See you on the road.

In Which Our Hero Requires Aid

Dearest compatriots,

I do not often write to you directly in this manner, for I feel it lowly of me to beseech you in such a fashion, but we have arrived at a time of need.

I know many of you hunger to assist me in any manner possible. Through many long nights you have sat awake at your windowsill, looking out onto the dark landscape with longing. Your thoughts were troubled, your heart heavy. You glanced back at your commemorative Stupid Ugly Foreigner shrine that you built in my honour. You clutched your handmade SUF t-shirt close to your heart. There was still a sting on your lower back from where you had your freshest SUF tattoo recently inked. But still you yearned. You wanted to do more for Stupid Ugly Foreigner, the man. Sending him disturbing nude portraits and locks of your hair just didn’t seem enough anymore.

Fear not, gentle reader. I bring you the opportunity you have waited for. For now is the time I sound the clarion, when I too sit at the sill and hope that somewhere, out there, my champions await.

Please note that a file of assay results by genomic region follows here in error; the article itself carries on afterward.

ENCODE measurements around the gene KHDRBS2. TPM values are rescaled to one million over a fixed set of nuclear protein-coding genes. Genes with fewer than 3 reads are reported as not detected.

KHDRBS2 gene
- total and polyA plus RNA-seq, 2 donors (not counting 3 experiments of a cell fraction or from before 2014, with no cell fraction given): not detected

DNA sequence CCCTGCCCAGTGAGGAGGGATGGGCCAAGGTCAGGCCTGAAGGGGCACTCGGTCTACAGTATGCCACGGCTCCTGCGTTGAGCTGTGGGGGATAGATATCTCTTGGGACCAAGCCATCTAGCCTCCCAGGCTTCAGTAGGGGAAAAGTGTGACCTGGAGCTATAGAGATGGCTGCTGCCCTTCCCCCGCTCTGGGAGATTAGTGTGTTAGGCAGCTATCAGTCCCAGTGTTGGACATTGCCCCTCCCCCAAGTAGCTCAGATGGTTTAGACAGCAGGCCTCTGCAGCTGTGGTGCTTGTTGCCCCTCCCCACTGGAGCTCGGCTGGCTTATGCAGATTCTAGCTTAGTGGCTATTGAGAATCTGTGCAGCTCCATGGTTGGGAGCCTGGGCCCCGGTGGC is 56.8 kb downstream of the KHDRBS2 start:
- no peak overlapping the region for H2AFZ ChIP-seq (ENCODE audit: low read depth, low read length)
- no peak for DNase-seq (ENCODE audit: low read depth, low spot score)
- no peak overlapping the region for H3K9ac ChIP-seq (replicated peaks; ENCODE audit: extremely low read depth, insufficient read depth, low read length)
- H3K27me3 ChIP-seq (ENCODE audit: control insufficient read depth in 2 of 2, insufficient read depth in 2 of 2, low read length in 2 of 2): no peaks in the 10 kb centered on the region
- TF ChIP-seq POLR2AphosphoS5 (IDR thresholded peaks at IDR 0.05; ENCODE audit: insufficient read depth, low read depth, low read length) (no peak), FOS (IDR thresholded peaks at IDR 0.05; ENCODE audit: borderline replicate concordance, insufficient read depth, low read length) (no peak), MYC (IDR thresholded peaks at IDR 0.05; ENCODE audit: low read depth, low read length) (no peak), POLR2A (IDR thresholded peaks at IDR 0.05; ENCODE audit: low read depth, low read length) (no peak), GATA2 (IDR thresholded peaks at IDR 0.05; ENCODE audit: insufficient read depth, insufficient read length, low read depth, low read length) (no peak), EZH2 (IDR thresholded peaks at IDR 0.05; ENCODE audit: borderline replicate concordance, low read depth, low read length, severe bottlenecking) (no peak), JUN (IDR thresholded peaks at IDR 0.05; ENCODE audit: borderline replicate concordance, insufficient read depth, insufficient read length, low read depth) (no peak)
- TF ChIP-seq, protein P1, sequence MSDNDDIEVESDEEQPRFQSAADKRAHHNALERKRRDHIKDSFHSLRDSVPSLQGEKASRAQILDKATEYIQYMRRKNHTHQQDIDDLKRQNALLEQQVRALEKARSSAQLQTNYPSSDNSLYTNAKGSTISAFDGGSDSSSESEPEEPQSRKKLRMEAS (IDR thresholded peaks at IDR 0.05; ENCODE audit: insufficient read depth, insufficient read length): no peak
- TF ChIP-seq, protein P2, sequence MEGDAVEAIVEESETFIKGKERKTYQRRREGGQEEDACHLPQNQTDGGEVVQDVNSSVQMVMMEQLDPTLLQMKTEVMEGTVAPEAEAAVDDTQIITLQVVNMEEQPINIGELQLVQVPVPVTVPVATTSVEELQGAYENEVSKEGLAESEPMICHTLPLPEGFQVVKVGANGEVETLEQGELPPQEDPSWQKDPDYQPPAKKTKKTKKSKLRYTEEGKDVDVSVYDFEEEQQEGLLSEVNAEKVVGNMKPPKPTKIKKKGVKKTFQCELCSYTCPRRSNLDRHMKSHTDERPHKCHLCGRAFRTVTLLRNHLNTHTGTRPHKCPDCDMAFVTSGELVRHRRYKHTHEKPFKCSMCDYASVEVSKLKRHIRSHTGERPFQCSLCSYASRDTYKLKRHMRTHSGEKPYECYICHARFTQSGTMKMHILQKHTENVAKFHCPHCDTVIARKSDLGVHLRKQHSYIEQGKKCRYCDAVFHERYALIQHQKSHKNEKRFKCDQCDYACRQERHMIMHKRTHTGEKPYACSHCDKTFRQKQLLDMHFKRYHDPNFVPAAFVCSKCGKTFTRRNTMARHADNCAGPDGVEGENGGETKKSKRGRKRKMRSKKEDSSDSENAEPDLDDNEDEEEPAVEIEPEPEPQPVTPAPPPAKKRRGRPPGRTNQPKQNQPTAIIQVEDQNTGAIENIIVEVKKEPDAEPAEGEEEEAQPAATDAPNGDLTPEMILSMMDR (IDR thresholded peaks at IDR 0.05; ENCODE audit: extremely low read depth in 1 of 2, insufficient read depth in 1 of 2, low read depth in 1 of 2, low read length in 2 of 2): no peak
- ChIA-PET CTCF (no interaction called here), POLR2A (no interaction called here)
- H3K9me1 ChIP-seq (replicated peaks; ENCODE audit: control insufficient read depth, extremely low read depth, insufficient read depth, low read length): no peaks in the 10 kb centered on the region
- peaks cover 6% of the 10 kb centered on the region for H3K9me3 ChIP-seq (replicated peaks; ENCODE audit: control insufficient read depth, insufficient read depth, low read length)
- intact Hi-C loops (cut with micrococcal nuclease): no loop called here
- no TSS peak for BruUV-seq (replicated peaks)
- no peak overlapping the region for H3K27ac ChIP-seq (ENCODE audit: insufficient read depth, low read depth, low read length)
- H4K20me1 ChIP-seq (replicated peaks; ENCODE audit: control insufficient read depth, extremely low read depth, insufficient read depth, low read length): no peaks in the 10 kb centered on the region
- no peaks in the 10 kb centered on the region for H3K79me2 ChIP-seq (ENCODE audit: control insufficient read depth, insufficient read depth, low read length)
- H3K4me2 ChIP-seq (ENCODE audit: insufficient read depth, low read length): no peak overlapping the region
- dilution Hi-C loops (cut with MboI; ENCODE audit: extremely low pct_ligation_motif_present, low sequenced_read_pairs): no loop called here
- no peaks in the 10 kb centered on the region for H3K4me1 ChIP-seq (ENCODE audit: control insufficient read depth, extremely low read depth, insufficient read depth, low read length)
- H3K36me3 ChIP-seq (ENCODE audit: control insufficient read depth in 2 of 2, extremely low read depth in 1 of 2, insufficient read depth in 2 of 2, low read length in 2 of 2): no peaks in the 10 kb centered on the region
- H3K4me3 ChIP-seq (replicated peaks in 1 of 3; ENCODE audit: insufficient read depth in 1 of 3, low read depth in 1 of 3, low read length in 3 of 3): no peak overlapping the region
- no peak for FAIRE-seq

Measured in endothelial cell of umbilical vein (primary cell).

The Big Blog Exchange. Hostelling International has opened a contest on the internet. Writers from around the world enter, call upon their devoted and ravenous fans to vote for them, and move up in the rankings. Those chosen few who vanquish others in their region have a chance of being selected to exchange blogs and lives with one of the other winners from Anywhere in the World. They fly these writers around the globe, put them up, feed them, and furnish them with all sort of zany hi jinx in which to engage. The only catch is: they must write about this experience.

Writing, you say? I have some experience with that.

And so, I throw myself before you, dear chums. Click on that glittering wonderbutton at the top of this post, or the one permanently and garishly lodged into my sidebar. Vote for Stupid Ugly Foreigner (and confirm via your email), then come back here and receive words of praise and adulation from the cult of SUF and perhaps even the thanks of the suave, Svengali-like master of this group.